Miley Cyrus's Cover of Hole's 'Doll Parts' Is One of 2020's Few Blessings


Yep: Miley Cyrus, “Doll Parts”: My longest-held and strongest opinion about anything Miley Cyrus does is this: she should stop making pop music and pivot to covers. Per a brief google, it seems she has heard my cry and is doing a Metallica covers album at some point in the distant future, but until that day comes, I will give an enthusiastic Y to Ms. Cyrus covering Hole’s “Doll Parts” on the Howard Stern show. It’s rare that three of my very specific and wide-ranging interests converge and rarer still when the result is actually pleasant and not a nightmare. First, the thrill of Howard Stern saying that “Doll Parts” is one of his favorite songs, followed by Miley Cyrus doing a passable rendition of one of my preferred Hole songs? 2020’s blessings are few, but this is a nice one. I’ll take it. —Megan Reynolds

Y: Busta Rhymes, “Boomp!” (music video) – Look, outside of the obvious Y2K nostalgia, “Boomp!” the best song about vegetables I’ve heard all year, and that’s enough to get a “yes” out of me. Watch the video above, and make sure to stay tuned for the break, where Busta feeds asparagus to a dolphin. Green, phallic vegetables never looked so glamorous. —Maria Sherman

Not really, but fine: Molly Lambert, “Seasonal Depression” – I’m sure there is no shortage of songs written about seasonal depression, or in the state of experiencing it, but few are brave enough to call what it is—devastation brought forth by darkness. Lambert’s interpretation is literal, and as the song moves forward and the verses get more specific, “Seasonal Depression” becomes increasingly schmaltzy to the point of theater. Nevertheless, I appreciate her attempt at identifying a problem and offering a solution, but as she sings in the opening line of the chorus, “I cannot heal the whole world with a song that I wrote.” No one expects you to, but now that it has been said—it certainly does not. —MS

Sure: Carly Rae Jepsen, “It’s Not Christmas Till Somebody Cries” (music video) – This song lacks energy—a rarity for Carly Rae Jepsen, whose effervescent pop can make taking a walk feel like flying—but the video more than makes up for it. Shouldn’t an honest Christmas song, one that makes sure to mention your vegan boyfriend, your crazy uncle’s nut-job political opinions, your rambunctious nieces and nephews, make for a banger? Not quite, but it is a glorious three-minute short worth a viewing. I mean, what else do you have to do? It’s not Christmas till somebody cries, after all. —MS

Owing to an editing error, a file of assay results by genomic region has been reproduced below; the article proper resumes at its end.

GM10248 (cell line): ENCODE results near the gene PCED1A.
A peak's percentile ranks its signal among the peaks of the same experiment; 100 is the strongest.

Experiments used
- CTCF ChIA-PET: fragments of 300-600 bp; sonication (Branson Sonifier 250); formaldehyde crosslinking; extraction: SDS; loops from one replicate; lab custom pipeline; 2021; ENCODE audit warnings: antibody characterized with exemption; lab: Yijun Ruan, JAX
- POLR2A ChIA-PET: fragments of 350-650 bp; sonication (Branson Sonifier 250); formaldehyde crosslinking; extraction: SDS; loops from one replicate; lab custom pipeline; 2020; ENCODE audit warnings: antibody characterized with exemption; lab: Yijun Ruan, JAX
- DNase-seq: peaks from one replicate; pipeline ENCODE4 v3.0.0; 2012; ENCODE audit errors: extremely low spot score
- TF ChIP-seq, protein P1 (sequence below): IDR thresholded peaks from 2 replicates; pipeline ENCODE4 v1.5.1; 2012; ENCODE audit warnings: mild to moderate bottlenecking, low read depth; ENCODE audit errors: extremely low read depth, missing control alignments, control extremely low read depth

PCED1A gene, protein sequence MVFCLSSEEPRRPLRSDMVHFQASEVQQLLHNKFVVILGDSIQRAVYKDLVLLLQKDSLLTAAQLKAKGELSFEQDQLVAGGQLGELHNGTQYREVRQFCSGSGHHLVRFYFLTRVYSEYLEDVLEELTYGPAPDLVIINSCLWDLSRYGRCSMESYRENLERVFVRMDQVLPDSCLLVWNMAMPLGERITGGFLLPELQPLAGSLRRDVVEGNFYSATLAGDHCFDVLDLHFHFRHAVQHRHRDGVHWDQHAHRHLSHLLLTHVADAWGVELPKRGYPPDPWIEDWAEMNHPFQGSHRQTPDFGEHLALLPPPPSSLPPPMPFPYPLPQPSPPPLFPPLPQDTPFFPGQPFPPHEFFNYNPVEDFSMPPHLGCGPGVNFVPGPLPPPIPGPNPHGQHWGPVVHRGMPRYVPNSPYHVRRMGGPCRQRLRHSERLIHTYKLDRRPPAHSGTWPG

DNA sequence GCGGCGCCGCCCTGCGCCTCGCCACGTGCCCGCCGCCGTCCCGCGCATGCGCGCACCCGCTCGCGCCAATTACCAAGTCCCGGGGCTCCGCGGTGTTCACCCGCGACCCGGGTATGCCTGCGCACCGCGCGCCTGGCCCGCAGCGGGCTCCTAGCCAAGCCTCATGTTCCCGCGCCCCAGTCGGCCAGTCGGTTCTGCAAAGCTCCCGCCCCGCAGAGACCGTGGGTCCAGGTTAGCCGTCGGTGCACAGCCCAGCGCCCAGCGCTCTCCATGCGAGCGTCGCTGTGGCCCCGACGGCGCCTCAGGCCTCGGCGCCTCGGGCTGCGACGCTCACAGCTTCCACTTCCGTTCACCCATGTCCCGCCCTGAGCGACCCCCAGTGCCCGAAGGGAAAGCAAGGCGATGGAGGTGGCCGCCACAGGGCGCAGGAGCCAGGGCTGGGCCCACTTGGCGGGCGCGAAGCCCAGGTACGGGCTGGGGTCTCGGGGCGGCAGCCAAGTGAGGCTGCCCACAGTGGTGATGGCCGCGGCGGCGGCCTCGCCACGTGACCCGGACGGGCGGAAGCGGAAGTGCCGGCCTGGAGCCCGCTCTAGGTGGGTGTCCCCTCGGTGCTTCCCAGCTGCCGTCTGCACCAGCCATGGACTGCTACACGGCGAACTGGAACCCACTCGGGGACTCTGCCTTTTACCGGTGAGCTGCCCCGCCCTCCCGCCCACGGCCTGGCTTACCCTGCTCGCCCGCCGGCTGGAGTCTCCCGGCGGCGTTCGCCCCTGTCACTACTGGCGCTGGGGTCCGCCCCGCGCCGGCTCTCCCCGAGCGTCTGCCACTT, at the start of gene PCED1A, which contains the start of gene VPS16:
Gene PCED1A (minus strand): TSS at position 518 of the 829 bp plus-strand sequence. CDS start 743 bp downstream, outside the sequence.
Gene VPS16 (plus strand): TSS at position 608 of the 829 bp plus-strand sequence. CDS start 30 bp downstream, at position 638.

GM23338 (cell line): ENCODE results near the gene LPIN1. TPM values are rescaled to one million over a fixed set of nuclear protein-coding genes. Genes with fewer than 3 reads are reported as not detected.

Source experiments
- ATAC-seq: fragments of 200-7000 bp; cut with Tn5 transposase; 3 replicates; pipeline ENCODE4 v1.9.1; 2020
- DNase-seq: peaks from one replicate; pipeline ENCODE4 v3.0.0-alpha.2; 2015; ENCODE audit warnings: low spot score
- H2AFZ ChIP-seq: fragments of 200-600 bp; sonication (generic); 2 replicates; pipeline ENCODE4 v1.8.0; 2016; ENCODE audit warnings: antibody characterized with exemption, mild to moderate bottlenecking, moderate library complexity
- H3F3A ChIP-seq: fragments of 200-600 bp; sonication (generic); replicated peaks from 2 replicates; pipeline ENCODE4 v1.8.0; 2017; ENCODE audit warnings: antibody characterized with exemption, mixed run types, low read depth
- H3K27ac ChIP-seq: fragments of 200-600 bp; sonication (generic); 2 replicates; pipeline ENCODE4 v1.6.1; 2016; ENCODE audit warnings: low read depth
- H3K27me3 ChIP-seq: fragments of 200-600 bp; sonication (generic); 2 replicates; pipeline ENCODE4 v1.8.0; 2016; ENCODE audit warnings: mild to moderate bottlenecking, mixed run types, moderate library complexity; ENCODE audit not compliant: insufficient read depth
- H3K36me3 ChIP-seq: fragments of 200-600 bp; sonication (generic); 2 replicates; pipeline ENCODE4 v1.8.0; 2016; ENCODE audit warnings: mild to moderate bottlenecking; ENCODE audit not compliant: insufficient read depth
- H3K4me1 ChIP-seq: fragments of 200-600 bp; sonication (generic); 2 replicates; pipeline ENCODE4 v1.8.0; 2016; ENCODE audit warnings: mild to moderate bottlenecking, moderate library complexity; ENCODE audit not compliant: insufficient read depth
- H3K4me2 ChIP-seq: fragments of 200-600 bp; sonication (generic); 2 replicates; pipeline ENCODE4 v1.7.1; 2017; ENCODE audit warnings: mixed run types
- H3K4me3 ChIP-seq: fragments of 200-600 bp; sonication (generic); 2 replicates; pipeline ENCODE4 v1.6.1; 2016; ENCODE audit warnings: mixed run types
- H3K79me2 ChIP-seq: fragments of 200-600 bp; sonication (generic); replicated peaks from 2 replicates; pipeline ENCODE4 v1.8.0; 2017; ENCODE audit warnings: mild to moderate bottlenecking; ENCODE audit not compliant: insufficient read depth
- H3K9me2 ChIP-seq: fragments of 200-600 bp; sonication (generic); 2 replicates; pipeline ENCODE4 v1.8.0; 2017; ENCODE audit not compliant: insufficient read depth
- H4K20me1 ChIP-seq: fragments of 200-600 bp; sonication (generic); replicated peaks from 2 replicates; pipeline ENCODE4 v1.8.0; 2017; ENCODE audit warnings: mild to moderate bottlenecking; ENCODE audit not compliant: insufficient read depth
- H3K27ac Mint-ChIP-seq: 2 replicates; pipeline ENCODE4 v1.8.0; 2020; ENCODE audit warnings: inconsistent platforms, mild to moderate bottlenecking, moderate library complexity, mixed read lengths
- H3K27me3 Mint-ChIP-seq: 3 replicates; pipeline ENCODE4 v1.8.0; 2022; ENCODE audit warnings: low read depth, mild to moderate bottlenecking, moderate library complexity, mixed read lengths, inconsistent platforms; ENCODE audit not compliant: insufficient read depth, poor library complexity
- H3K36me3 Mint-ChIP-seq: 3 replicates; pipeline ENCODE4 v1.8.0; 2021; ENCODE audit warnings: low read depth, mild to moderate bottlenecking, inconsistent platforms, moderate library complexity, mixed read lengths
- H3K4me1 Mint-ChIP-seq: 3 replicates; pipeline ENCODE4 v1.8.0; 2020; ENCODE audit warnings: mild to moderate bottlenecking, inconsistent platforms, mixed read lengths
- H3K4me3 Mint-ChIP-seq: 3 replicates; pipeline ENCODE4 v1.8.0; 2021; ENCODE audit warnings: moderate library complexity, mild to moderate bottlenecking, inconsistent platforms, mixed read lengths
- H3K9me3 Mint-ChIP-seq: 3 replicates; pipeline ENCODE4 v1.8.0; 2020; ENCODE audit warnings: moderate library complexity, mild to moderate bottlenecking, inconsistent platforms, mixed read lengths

YYYYYYYY: Shame, “Snow Day” – What I’ve loved about the new singles from Shame’s upcoming sophomore album, Drunk Tank Pink, is that every song is a slight departure from what Shame fans are used to, and they’ve managed not to suck. “Snow Day” is no exception. While the punky spoken word portions may not be to everyone’s liking—the lads definitely listened to The Fall while making this album—I find it thrilling. “Snow Day” is oozing with breathless gasps and melodic transitions, and frantic instrumentals, and it sends you on a five-minute musical journey that is just as cathartic as the lyrics.

I dismiss everything I see in front of me
All mountains crumble and turn to dust
Colour slips away
Just like it always does
If I can’t see you then why should I see?
They say don’t live in the past
And I don’t
I live deep within myself
Just like everyone else

Shame lead singer Charlie Steen sounds like he’s arguing his point as much as he’s convincing himself of the point he’s trying to make. I and my anxiety ravaged psyche can relate. —Ashley Reese

Yes, but also, fuck my life: Arctic Monkeys, Live At the Royal Albert Hall Let me be frank: this is nice and all, but I can’t listen to this 2018 recording of Arctic Monkeys’s Royal Albert Hall concert without writhing in jealousy that people got to hear “From the Ritz to the Rubble”—a song from the band’s 2006 debut album that they never perform live anymore—IRL. Sigh. —AR

Ja: Communions, “Splendour” – I’ve loved Copenhagen’s Communions for half a decade now, from their early flirtation with icy post-punk to the shimmery, accessible indie-pop rock they craft now. “Splendour” is named appropriately; with buoyant bass and guitars recorded through a vocoder. Each listen requires a readjusting of the lens to hear clearly, and it’s worth it every time. —MS

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